Cities need these 5 things to become hubs for social entrepreneurship - Generocity Philly

Results

Jan. 5, 2016 10:35 am

Cities need these 5 things to become hubs for social entrepreneurship

Apparently, Kansas City is doing it — and they followed these steps. It seems that most of the pieces are in place for Philadelphia.

Does Philly have what it takes?

(Photo by Flickr user Ron Reiring, used under a Creative Commons license)

Philadelphia has gained a reputation as an eds and meds town. Could it become a hub for social entrepreneurship, too?

According to this piece in MiLLENNiAL (and recently shared by Fortune), there are five necessary components to turning a city into a hub for social entrepreneurship.

Read the full story

1. “Capitalize on the strengths of area universities”

Philly’s strong on this front, led inside the city by University of Pennsylvania‘s Wharton Social Impact Initiative and followed by pushes within Temple University (Net ImpactInnovation & Entrepreneurship Institute) and Drexel (Lindy Institute, Close School of Entrepreneurship). Institutions right outside the city limits can be just as influential.

2. “Rally local foundations”

The article argues that foundations can be a key driver for social entrepreneurship if they’re on the same page — hosting events, making grants to nonprofits and social enterprises and working together to “equip social entrepreneurs with cutting-edge research.”

Still, there are some who say Philadelphia’s largest foundations don’t really do too much for Philadelphia anymore.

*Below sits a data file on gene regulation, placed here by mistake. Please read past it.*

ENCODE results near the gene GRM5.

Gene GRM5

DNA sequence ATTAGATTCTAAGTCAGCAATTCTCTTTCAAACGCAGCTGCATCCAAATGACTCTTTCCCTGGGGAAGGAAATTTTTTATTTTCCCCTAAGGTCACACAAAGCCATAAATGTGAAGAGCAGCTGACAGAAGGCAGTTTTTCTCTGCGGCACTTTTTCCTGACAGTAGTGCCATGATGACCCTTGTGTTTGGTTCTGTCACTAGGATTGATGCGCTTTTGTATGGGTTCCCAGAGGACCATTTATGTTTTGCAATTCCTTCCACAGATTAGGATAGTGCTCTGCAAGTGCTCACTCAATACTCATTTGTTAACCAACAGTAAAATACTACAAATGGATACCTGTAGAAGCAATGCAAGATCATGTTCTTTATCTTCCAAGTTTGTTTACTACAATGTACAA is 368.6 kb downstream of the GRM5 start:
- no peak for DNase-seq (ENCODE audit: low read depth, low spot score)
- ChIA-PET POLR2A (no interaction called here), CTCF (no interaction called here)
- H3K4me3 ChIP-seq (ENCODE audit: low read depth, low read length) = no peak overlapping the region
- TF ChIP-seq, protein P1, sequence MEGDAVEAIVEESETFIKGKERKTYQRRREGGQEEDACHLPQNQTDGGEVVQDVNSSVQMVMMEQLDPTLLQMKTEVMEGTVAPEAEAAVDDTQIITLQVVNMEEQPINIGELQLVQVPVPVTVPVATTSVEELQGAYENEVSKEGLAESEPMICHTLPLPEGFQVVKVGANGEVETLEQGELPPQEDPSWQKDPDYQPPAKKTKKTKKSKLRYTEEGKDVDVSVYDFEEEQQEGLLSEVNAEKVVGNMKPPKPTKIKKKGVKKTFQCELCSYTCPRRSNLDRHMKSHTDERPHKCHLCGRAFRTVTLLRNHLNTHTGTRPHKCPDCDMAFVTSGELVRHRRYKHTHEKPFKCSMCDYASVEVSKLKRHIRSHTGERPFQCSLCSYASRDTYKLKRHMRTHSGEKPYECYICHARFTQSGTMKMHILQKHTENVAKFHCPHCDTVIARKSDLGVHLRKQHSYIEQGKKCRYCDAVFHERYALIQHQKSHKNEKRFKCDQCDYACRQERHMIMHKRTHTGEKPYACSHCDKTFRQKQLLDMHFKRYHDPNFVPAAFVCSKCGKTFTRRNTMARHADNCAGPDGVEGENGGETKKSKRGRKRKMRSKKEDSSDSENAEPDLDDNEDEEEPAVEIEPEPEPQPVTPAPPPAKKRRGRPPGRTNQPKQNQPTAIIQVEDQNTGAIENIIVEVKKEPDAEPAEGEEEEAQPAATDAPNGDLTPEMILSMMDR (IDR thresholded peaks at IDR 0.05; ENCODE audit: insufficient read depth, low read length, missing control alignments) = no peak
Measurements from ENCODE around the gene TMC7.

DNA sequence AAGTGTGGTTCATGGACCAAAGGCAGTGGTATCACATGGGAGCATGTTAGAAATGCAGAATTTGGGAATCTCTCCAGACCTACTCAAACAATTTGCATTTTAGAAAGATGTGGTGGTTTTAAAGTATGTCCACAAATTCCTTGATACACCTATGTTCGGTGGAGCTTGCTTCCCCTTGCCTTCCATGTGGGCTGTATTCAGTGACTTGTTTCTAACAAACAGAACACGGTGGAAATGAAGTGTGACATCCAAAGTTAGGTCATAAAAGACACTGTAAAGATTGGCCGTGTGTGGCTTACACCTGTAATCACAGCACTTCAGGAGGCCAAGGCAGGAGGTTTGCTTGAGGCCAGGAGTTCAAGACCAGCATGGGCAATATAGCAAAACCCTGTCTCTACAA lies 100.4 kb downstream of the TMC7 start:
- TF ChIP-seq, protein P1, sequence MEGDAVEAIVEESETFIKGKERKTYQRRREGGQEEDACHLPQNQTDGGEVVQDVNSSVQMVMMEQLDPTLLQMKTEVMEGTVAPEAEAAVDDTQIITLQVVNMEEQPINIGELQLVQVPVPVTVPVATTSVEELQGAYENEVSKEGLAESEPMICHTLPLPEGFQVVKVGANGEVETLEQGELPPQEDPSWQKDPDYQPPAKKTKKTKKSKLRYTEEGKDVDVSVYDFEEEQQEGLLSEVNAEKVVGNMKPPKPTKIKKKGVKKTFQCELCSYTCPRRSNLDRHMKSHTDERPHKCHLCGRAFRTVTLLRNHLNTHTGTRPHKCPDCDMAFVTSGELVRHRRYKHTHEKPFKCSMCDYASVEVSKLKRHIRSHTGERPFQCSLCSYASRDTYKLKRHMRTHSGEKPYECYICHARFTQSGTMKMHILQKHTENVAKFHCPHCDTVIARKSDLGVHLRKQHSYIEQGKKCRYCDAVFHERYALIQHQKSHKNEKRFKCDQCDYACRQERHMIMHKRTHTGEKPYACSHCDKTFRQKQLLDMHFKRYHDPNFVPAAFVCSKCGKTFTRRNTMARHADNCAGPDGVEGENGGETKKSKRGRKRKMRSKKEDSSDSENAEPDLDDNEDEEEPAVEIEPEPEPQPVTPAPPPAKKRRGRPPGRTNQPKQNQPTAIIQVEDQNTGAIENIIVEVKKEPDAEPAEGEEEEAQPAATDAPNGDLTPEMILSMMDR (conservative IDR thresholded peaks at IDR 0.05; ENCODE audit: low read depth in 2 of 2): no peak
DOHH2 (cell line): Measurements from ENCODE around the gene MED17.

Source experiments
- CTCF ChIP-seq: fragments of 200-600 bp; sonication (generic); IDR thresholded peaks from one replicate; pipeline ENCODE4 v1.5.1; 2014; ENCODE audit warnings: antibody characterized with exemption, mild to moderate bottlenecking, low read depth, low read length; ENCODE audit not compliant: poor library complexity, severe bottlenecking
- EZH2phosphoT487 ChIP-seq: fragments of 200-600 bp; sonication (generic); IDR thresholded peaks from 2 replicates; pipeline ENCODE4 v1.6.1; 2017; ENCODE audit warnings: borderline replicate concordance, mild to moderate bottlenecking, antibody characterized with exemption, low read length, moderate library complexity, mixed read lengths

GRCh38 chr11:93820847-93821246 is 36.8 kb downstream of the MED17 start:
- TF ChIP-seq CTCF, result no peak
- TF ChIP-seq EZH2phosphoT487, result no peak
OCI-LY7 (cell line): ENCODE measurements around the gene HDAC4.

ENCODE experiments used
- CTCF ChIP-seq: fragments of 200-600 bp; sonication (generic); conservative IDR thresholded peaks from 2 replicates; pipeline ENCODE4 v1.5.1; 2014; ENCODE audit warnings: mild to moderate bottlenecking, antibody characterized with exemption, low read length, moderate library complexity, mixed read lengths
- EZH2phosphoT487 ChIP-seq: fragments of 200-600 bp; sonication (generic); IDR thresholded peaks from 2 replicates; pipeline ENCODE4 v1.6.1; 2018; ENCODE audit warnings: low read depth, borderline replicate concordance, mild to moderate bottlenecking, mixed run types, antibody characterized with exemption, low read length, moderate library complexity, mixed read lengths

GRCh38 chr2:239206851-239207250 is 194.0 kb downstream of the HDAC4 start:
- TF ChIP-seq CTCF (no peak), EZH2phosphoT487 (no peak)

3. “The effort must be driven by the social entrepreneurs themselves”

John Moore, president at local impact investing fund Investors’ Circle Philadelphia told us something similar last spring, adding an important caveat: There needs to be a community supporting those social entrepreneurs. They can’t power the engine themselves.

From our Partners

4. “Embrace the startup culture”

Philly’s got this one in the bag.

5. “Remember this is a long term play”

It may seem like Philadelphia has most of these components in place, but it takes time to build something sustainable. It will take a cohesive community with a collective vision for the future.

-30-
Tony Abraham

Tony Abraham is Technically Media's special projects reporter, where he currently edits Technical.ly's Grow PA series. He reports for both Technical.ly and Generocity and was a Philly News Award winner for Community Reporting of the Year in 2016. A proud native of Allentown, Pa., the Temple University alumnus calls Fishtown home.

  • Lawanda Horton

    Agreed. I think foundation support and community buy in are key.

From our Partners

Sign-up for regular updates from Generocity